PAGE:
#1
I've recently been looking to add 'octaves' to my repertoire. The problem is, I'm not entirely sure how they are commonly used in music.

If my understanding is correct, they are simply a power-chord with the 5th removed, by not fretting it and muting the open string with your index finger. That's no problem for me, but the sound is kind of...'meh' It doesn't sound bad, but I'm just not sure why I wouldn't just use a full power chord. Is the purpose to just cut through the mix better?

If someone could list some examples of octaves being used in rock or metal, that would be great! I just want to hear what it should sound like, and how they should be integrated into songs. Thanks!
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#4
Make sure you understand octaves as a theoretical concept as well, as it isn't simply a powerchord without the perfect fifth ommited. Sorry if I sound like an arse, but learning music theory would help you a lot more to come up with great music than listening to examples of it already being used.
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#5
Very common in metal/metalcore.

http://www.youtube.com/watch?feature=player_detailpage&v=2n7xsR8T-Ac#t=61s

Avenged Sevenfold using Octaves.(This whole phrase)
Common to have them sliding around over power chords. They are much sharper sounding.


Also used in Jazz music.

http://www.youtube.com/watch?v=kIEVbr61iSA

Sounds sexy.
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#6
Quote by LarsHamfield
Under a glass moon by Dream Theater. The whole intro is octaves http://www.youtube.com/watch?v=JEKTNtmKZEw


Cool, that's kind of the sound I'm getting - but it definitely sounds better in the context of a full song. It sounds like he's doing some bends in there too.
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#7
Quote by Arpeggio X
Make sure you understand octaves as a theoretical concept as well, as it isn't simply a powerchord without the perfect fifth ommited. Sorry if I sound like an arse, but learning music theory would help you a lot more to come up with great music than listening to examples of it already being used.


I won't say I'm an expert on music theory, but I'm not a beginner either. I just wanted to add some tonal diversity to my playing. Knowing what is "musically" happening is just a side bonus. At least that's the way I look at it...
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#8
Quote by KailM
Cool, that's kind of the sound I'm getting - but it definitely sounds better in the context of a full song. It sounds like he's doing some bends in there too.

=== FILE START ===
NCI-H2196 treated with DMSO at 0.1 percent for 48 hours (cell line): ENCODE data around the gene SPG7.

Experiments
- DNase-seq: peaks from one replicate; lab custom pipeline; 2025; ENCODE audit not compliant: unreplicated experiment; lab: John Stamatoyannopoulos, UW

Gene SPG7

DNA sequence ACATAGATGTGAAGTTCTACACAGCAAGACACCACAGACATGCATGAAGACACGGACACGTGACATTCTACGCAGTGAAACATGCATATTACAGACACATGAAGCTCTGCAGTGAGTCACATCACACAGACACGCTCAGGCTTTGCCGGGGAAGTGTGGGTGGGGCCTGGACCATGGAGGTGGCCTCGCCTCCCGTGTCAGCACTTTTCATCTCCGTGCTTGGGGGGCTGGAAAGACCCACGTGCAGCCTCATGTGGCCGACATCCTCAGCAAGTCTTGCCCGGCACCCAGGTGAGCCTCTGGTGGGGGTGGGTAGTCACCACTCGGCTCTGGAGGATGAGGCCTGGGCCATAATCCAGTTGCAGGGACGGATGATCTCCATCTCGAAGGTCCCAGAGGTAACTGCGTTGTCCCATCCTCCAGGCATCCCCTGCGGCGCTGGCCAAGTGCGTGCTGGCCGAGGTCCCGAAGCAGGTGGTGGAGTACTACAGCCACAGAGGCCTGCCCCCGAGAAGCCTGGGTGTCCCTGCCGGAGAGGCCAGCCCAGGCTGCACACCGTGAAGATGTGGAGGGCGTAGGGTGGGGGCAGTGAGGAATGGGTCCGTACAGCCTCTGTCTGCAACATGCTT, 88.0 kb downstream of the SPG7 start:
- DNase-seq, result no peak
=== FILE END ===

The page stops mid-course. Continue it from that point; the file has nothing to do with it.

Just slides, vibrato and a lil bit of whammy. You'll notice the fuller sounding chord isn't an octave but (I *think*) a D/A chord.
Last edited by llBlackenedll at Nov 3, 2011,
#9
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#10
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#16
I quite often use octave chords to get from one chord to another. To travel between them if you like. Foo Fighters use octave chords in most of their songs.
#18
Quote by Brainpolice2
Steve Vai uses it in Tender Surrender.

I'd advise against thinking of it as a chord. It's more like a double stop and is used melodically.


already posted it and as another said. Wes Montgomery style.
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On playing the Paul Gilbert signature at the guitar store extensively, my missus sighed:
"Put it down now, It's like you love that guitar more than me!"
In Which I replied.
"Well it has got two F-Holes!"
#19
If you play octaves then you are playing a note and a note 12 semitones higher than it. That is its purpose. To make the sound that that combination of frequencies makes. No more no less. It just so happens to be the funkiest combo of all. See all bass playing for evidence.
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#20
Quote by KailM
If my understanding is correct, they are simply a power-chord with the 5th removed, by not fretting it and muting the open string with your index finger. That's no problem for me, but the sound is kind of...'meh' It doesn't sound bad, but I'm just not sure why I wouldn't just use a full power chord. Is the purpose to just cut through the mix better?


Not really. Octaves give a different sound than power chords; if used with high distortion and in a minor key it gives a more evil, classical/mozart whatever you want to call it sound. They're not as common as power chords, but you can use them from time to time when you want a slightly different sound than a power chord. Death uses them quite a lot in their later works.

The intro here is played with octaves.
http://www.youtube.com/watch?v=02n4kKLUC4k
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#23
The master at this was Wes Montgomery. He would start off with single notes, then octaves, then chords in his solos. I don't see why this shouldn't work for rock too.

Another place I've heard this used was on Hawkwind's Levitation album. I think the guitarist was Huw LLoyd-Langton.

Also, going back further,Jan Akkerman on the intro to 'Sylvia' on 'Focus Live at the Rainbow'. An amazingly fast piece of rhythm played on an octave.

http://www.youtube.com/watch?v=j3pjHgjiXIU
Last edited by timcoombe at Nov 5, 2011,
#24
Thanks for all the responses, everyone. I've got a clear understanding of them now, and in fact, I've been playing them all along and have heard them many times in my favorite music.

I'm a completely self-taught guitarist and have been playing 'by ear' for about 14 years, give or take. (Though I understand the fundamentals of music theory.) I'm often unfamiliar with 'guitarist' terminology, even though I'm sometimes quite proficient at playing the exact techniques in question.
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